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War Is Making California Poor
Posted by robertgreenwald on April 21st, 2010

There’s a crisis on our hands in California. The cost of the war in Afghanistan is making basic goals, such as stable housing, decent work and education, nearly impossible to maintain.

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War is making us poor. On our Rethink Afghanistan Facebook page you can learn more ways to take action on this issue.

The L.A. area, the Inland Empire and the Sacramento region all made the Forbes top ten list of cities in free fall. And yet California spends tens of billions on a war in Afghanistan that isn’t making us any safer. The economy and promise of California is collapsing, and yet we send our money to pay corrupt contractors and to fight a war with no definition of success and no exit strategy.

The state once known for being where dreams could come true has turned into an economic disaster. The dreams people struggle to achieve now include such basic things as having a job, not losing their homes and trying to afford an education. But we know that it doesn’t have to be this way. The California Progress Report has put together a white paper that outlines how our money is being spent at war, and what it could pay for were we to end this war and focus on California’s own security and stability.

The white paper highlights some astounding numbers that put the cost of war into human terms. California has spent $37.9 billion on the war so far. For one year, California could have funded: 15.6 million people with health care; 5.7 million scholarships and 7 million Pell Grants for university students; 4.5 million Head Start placements for children; 500,000 new elementary school teachers; and 67.4 million homes with renewable electricity.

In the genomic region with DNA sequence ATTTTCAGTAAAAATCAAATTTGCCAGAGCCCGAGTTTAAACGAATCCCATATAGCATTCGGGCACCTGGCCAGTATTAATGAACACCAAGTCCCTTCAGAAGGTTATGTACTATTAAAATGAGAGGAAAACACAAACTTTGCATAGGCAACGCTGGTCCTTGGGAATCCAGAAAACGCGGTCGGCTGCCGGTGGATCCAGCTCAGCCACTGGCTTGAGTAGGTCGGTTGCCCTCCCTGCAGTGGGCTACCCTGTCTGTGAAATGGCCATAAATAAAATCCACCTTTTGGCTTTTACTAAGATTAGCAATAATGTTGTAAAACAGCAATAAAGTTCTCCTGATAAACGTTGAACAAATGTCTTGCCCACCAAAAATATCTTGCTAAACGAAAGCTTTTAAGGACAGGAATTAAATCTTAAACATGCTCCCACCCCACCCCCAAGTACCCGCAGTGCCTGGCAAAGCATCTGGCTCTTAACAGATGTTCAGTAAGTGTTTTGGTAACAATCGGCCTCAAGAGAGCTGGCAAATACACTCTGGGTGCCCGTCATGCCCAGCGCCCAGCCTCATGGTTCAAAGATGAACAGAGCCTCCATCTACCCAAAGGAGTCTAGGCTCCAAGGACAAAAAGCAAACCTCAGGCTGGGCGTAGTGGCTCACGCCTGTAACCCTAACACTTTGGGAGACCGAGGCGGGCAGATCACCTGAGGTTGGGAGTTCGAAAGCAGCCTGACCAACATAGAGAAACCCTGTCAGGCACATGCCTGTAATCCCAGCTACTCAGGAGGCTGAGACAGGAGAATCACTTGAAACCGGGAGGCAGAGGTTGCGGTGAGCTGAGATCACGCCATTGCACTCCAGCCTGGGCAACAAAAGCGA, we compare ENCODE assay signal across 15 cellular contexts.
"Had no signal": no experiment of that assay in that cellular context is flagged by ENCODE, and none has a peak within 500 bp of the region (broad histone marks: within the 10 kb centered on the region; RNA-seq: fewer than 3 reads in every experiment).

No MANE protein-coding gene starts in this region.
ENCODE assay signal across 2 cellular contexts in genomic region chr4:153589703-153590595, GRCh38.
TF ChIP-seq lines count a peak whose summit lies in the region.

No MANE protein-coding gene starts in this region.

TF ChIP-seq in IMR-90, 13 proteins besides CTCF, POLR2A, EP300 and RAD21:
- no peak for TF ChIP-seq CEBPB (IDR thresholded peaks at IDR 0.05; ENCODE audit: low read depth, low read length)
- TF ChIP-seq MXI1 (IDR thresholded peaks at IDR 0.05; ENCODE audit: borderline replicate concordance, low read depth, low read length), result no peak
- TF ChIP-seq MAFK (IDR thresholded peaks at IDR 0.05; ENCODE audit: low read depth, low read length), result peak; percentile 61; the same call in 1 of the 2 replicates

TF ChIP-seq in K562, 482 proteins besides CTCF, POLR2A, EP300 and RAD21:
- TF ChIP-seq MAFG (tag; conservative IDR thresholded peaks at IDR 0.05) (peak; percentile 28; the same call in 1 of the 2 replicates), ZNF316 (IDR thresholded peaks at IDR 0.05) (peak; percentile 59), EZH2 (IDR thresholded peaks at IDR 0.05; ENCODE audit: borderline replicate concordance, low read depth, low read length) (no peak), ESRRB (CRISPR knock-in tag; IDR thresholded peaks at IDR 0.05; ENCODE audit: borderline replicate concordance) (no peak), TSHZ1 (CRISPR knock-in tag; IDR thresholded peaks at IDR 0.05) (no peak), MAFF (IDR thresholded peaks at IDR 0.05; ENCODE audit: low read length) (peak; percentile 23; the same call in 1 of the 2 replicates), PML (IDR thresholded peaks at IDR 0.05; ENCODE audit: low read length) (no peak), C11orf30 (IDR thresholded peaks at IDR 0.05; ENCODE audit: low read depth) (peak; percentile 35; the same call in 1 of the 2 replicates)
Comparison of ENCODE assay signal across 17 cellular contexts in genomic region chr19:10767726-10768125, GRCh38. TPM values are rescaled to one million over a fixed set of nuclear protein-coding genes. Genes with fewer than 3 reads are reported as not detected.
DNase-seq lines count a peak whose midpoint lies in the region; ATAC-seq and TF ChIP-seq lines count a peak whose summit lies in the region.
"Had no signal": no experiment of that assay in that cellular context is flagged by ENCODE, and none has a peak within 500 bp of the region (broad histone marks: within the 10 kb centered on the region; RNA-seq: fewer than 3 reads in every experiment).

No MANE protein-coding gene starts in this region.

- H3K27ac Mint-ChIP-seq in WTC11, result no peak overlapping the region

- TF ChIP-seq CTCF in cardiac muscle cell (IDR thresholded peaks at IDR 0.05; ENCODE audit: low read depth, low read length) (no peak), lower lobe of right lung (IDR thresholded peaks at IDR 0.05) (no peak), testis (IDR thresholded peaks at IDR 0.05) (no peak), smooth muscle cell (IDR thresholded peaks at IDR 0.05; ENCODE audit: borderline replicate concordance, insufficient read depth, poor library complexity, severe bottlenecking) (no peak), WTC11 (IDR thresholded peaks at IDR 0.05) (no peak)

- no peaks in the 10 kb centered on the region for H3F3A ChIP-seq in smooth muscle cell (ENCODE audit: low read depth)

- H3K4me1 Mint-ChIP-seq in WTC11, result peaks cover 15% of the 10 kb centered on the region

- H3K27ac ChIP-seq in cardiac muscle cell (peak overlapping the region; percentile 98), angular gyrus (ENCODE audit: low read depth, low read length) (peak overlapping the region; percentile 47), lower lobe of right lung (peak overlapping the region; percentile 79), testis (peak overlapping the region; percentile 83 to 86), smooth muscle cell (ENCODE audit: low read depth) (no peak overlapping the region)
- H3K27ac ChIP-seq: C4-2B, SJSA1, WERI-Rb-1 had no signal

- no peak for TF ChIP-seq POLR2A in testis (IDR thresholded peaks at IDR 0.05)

The white paper covers other numbers that ever Californian should know: the cost of 1 soldier for 1 year in Afghanistan is $1 million; while the cost of college tuition at a California State University is $9,285. The cost of a single anti-tank missile in Afghanistan is $85,000; while the cost of providing 1 year of college books and supplies is $1,608 (average fees). And the cost of 1 predator drone in Afghanistan is $4.5 million; while 1 full Pell Grant for a college student in California is $5,350.

Meanwhile, one in five Californians lives in poverty. Over three-quarters of a million families here had their homes foreclosed on in 2008 and 2009, a number that is predicted to reach 2 million by 2012. And low-income workers have seen their wages decline since 2006.

California deserves better than this. But we will not end the war and save California’s economy without information being known about the cost of war and action being taken in response. Watch our video, read the white paper and then join our Facebook group to take action.

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